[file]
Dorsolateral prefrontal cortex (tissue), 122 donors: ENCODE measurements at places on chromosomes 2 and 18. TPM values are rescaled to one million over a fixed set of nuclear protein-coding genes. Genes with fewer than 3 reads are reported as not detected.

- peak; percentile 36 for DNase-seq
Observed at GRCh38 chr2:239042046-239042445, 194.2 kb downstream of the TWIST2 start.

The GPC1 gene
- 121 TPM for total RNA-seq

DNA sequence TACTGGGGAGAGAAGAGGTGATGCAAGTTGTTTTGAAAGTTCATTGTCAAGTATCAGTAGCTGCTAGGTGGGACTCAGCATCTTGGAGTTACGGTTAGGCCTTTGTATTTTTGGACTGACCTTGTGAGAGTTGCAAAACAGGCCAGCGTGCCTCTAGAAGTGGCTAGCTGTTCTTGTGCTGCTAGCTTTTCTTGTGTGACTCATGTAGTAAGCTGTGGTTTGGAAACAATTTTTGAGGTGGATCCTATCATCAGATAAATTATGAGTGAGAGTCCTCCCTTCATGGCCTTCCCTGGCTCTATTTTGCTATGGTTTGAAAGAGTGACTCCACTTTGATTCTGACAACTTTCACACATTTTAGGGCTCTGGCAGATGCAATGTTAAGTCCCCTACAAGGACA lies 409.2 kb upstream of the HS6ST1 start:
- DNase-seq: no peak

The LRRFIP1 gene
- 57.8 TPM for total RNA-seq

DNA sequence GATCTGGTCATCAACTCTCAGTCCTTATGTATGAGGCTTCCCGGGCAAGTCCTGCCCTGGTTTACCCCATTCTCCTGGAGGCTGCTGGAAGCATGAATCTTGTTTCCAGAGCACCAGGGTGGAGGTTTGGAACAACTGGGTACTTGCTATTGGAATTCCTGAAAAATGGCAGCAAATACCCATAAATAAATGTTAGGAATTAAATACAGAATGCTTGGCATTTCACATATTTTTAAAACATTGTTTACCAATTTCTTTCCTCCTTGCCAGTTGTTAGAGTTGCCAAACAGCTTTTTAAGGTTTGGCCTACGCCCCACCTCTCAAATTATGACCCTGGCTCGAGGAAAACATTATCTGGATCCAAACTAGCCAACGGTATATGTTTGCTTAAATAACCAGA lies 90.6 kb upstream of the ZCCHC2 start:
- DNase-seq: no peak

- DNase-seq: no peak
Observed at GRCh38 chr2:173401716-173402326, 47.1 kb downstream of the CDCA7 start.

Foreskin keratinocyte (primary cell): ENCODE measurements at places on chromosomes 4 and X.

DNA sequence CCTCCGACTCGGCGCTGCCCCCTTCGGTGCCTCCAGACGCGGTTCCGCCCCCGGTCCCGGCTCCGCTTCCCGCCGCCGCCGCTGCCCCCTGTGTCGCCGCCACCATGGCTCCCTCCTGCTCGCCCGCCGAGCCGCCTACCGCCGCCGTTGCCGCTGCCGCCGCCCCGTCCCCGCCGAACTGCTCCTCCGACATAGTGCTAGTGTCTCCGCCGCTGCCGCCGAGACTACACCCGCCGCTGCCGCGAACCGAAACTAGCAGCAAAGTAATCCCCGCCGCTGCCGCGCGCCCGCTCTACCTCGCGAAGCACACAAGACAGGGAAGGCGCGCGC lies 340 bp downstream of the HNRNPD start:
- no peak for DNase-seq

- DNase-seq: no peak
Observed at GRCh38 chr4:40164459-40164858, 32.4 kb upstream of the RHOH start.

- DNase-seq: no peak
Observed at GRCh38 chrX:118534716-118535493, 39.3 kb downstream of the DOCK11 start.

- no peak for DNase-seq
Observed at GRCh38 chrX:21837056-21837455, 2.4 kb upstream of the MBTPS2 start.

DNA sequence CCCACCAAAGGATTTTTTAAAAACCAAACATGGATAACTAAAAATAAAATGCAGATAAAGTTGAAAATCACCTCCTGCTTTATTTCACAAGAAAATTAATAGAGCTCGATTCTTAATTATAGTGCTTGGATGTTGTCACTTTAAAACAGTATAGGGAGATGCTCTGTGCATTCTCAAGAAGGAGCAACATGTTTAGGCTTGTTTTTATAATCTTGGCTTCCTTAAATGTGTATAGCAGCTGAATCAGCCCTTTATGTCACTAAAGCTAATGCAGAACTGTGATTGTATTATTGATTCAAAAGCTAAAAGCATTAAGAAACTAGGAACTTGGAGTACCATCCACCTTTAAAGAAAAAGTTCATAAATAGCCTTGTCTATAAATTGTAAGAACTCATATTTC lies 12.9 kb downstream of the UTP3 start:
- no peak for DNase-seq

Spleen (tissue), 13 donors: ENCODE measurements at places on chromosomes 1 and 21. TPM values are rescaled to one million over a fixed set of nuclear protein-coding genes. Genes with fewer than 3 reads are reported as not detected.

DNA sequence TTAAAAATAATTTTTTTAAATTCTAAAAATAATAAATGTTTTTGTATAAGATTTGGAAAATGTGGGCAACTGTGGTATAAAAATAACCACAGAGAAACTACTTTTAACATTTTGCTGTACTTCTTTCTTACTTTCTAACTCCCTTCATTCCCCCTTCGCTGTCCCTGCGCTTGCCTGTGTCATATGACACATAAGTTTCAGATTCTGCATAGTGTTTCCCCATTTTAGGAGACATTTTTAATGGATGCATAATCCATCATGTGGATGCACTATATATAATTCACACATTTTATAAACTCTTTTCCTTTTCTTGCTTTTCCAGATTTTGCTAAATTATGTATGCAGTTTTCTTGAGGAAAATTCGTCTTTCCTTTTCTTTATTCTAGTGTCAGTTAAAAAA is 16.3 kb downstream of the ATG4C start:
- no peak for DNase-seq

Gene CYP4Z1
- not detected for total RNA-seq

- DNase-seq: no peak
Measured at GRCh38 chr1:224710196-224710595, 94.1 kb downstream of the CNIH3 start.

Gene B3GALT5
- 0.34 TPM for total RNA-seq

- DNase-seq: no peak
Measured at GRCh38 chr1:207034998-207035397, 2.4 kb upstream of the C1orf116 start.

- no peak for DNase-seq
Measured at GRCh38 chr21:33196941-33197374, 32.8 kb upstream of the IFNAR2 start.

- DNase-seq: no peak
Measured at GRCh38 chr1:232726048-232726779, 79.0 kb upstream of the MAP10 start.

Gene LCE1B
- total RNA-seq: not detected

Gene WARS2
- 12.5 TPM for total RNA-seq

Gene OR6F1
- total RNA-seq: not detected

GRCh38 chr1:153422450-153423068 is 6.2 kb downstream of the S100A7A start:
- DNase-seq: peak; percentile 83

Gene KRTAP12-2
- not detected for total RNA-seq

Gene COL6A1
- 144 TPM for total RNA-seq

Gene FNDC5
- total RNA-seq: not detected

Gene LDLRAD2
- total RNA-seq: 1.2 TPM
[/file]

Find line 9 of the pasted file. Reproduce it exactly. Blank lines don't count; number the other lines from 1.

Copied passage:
- 57.8 TPM for total RNA-seq